A read-out was recently held at FIU's Biscayne Bay Campus, which included a chance to sign the Change.org petition, to "establish state-wide task forces to provide community oversight of the Florida Police Departments," which will be sent to Rick Scott. The events at the Modesto Maidique Campus will give students and faculty an even bigger opportunity to air their concerns about current racial issues plaguing the country.

See also: The Spotlight: New Spoken Word Venue Seeks Poets and Performers

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Books & Books To Open New Location at Arsht Center

Categories: Books, Literary

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It's a great time to be a book lover in South Florida. Popular literary destination Books & Books will once again expand its reach when it opens another location in the former Sears Tower on the campus of the Adrienne Arsht Center.

The new location, set to open by the end of the year, will house a café open for breakfast, lunch, and dinner daily with seating for about 100, the Miami Herald reports. The Arsht Center spot is the latest addition to the Books & Books family, which includes outposts in Coral Gables, Miami Beach, and Bal Harbour.

See also: Miami Book Fair International Brings National Book Award Winners, Finalists to Miami

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Free Events This Week in Miami: Writing Workshop, Big Band Tunes, and Champagne

Categories: Art, Literary

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Photo by Laine Doss
Stop by Vinos in the Grove for some free champagne. You deserve it.
Football is back with a vengeance (or a misleading win, in the Dolphins' case), and thanks to Sunday Funday, Mondays are dragging more than ever. This whole five-day workweek thing has jumped the shark, wouldn't you say?

We feel your Monday through Friday pain, so here's a list of stuff to occupy you all week, till that blessed off time rolls around again.

See also: PHOTOSTREAM: Share Your Miami Instagrams in Dwntwn Arts Days Project

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Exile Books Pop-Up Premieres Saturday at Locust Projects

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Photo by Augusto Mendoza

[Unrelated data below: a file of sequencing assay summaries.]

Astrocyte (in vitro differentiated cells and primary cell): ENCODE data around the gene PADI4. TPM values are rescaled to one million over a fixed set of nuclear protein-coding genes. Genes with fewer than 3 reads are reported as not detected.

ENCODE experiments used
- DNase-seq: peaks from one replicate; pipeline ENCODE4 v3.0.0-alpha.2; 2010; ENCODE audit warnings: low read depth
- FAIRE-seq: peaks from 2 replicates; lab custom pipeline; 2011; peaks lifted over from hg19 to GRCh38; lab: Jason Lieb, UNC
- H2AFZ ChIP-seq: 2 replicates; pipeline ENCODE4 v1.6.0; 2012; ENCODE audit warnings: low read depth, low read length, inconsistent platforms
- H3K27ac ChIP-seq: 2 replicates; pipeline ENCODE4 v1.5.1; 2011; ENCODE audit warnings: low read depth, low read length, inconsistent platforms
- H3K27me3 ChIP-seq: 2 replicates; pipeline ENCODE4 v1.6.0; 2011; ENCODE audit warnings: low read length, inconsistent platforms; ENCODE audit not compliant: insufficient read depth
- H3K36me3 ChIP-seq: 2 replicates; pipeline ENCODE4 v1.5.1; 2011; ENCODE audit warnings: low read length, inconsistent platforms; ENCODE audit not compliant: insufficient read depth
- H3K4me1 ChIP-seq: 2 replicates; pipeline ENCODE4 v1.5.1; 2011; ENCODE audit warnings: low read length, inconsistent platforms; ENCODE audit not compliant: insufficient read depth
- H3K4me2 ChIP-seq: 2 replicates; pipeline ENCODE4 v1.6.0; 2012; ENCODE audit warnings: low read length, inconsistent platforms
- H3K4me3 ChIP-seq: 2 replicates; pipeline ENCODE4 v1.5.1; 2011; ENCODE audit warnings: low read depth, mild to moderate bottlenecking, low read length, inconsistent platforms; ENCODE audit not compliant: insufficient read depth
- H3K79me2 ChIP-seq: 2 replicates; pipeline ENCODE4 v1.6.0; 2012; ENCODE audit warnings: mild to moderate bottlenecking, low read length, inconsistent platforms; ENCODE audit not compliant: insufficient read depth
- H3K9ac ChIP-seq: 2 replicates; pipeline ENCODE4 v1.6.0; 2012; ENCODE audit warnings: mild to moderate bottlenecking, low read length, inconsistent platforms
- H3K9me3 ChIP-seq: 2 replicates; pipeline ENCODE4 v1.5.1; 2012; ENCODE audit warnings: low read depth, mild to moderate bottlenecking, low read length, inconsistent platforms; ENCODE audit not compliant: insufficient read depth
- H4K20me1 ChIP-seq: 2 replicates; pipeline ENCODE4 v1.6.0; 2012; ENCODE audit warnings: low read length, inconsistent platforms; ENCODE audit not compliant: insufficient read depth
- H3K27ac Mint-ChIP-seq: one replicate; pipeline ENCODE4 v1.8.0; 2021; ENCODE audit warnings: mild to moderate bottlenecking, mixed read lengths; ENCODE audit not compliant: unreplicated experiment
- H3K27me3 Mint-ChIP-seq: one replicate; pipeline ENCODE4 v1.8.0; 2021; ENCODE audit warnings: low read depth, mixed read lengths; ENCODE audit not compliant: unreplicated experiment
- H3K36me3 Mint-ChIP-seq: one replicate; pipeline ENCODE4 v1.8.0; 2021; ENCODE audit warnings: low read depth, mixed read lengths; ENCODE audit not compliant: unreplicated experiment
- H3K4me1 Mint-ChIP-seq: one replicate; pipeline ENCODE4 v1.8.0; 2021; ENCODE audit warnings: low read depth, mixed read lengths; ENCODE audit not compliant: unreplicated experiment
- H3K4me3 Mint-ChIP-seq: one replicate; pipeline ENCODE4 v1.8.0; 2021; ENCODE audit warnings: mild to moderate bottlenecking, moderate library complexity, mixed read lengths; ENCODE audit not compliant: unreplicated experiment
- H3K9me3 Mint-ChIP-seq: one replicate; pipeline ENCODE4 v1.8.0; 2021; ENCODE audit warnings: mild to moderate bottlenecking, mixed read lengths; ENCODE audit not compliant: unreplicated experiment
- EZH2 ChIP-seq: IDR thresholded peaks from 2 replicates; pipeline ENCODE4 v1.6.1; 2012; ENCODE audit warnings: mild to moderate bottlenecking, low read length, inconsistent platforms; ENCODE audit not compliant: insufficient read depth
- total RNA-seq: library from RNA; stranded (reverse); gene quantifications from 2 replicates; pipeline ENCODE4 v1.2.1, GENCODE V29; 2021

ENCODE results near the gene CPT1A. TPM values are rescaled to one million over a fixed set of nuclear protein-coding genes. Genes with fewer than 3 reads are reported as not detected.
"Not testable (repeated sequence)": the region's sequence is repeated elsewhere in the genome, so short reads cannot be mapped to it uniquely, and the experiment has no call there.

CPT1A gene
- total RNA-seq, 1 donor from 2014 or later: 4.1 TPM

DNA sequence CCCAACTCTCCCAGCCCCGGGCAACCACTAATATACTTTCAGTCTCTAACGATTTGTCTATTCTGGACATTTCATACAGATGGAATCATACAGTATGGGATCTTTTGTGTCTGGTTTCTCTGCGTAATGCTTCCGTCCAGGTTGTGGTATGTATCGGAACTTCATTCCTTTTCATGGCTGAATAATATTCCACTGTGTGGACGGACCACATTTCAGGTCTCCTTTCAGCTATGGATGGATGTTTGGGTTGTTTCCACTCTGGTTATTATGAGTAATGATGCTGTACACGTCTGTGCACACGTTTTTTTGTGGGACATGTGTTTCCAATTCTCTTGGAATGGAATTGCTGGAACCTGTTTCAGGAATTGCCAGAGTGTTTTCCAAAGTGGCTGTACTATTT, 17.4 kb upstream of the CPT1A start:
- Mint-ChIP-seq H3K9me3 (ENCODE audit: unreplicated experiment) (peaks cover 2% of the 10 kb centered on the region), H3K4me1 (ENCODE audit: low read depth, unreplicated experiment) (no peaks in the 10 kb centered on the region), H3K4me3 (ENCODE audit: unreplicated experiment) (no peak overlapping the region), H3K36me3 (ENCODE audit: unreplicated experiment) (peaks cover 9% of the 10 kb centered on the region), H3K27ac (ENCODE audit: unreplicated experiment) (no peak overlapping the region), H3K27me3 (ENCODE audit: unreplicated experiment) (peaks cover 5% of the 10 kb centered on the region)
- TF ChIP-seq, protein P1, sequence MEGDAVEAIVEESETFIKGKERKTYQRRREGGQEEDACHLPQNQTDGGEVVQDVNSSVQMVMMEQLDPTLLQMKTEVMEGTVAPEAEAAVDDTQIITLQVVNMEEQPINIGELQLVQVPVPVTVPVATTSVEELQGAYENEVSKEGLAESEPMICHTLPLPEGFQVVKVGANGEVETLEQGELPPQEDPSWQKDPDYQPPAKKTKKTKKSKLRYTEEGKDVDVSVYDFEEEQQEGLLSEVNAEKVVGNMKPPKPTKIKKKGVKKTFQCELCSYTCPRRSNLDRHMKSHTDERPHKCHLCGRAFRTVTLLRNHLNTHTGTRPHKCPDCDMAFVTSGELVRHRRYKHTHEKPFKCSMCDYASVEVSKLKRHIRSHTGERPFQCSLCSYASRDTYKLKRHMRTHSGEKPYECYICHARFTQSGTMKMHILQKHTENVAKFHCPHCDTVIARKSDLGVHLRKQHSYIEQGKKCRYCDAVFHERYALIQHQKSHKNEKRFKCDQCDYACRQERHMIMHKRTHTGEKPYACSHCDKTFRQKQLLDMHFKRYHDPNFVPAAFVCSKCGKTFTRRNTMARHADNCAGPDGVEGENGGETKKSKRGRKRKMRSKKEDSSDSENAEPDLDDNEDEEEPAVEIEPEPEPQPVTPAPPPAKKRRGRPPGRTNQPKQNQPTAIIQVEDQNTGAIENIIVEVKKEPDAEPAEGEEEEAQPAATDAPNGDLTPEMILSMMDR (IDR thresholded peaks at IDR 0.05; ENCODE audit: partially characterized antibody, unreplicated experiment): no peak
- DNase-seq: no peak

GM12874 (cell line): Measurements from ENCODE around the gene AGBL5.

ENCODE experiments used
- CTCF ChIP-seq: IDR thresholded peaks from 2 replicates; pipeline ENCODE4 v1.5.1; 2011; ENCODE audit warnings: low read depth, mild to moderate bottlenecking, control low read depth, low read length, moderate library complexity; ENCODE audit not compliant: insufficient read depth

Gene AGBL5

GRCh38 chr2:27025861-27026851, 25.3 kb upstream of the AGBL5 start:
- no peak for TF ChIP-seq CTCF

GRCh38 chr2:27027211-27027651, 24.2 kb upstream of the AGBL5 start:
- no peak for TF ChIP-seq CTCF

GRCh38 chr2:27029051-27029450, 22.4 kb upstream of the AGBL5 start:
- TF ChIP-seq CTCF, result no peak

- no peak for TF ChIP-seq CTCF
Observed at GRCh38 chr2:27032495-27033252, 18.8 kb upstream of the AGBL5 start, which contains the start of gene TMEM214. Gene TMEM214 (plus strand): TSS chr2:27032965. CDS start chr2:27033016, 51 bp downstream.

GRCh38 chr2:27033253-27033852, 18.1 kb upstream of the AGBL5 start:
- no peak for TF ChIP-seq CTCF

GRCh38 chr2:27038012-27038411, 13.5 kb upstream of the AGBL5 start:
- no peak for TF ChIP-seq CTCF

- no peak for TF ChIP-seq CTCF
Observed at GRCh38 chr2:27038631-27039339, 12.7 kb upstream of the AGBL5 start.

Amanda Keeley has always found inspiration in artist's books. Now, the 2014 Knights Art Challenge finalist is readying her longtime project, Exile Books, for its Miami debut this weekend at Locust Projects. Exile Books is a traveling pop-up store installation dedicated to selling, supporting, and promoting publications produced by artists.

For the premiere pop-up, Keeley collaborated with New York painter Sarah Crowner, who has created a large installation that references the history of stage and set design, with Keeley sourcing materials about set design, theater, and dance performance for the location. The opening reception on Saturday also will feature the limited-edition monoprint of a theatrical playbill, created by Keeley and Crowner, that will be available for purchase. Books that inspired Crowner, like periodicals from the Art Brut movement, will be part of Exile's selection, in addition to three titles by the artist.

See also: Knights Arts Challenge Finalist Amanda Keeley Plans to Stage Pop-up Bookstores

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Reading Queer: Poet L. Lamar Wilson on the Struggle to Love God, and Each Other, Freely

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Courtesy José A. Villar-Portela
On Saturday, Miami's first gay literary festival, Reading Queer, hosted its headlining event at the Miami Beach Botanical Garden, where poet and scholar L. Lamar Wilson read selections from his award-winning collection of poems, Sacrilegion. A Marianna, Fla. native, Wilson's poems have appeared in African American Review, Callaloo, jubilat, Los Angeles Review, The 100 Best African American Poems, and other publications.

The event opened with words from founder of the series, Neil de la Flor, the director Jose A. Villar-Portella, as well as Wilson on how he came to be involved in the series. Upon discovering Wilson, they fell in love with his voice and reached out to ask if he would consider headlining the series, with a "perfect ensemble of voices," says Villar-Portella.

See also: Reading Queer: Literary Festival Explores '80s Gay Cruising Culture

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Reading Queer: Literary Festival Explores '80s Gay Cruising Culture

Categories: LGBT, Literary

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Courtesy of Reading Queer via Facebook
This week in South Beach, artists and guests will take part in an interactive artistic and philosophical expression in the Reading Queer Series, which aims to inaugurate Miami as a center of queer literary culture.

The series kicked off at the Betsy Hotel in South Beach last Saturday, and continues with the artist group Digital Hostage Collective's Cruising Hialeah or Ghosts of Public Sex tonight from 7 to 9 p.m. in the Miami Beach Botanical Gardens.

See also: Former Miami Herald Reporter Reveals Gay Escapade in Havana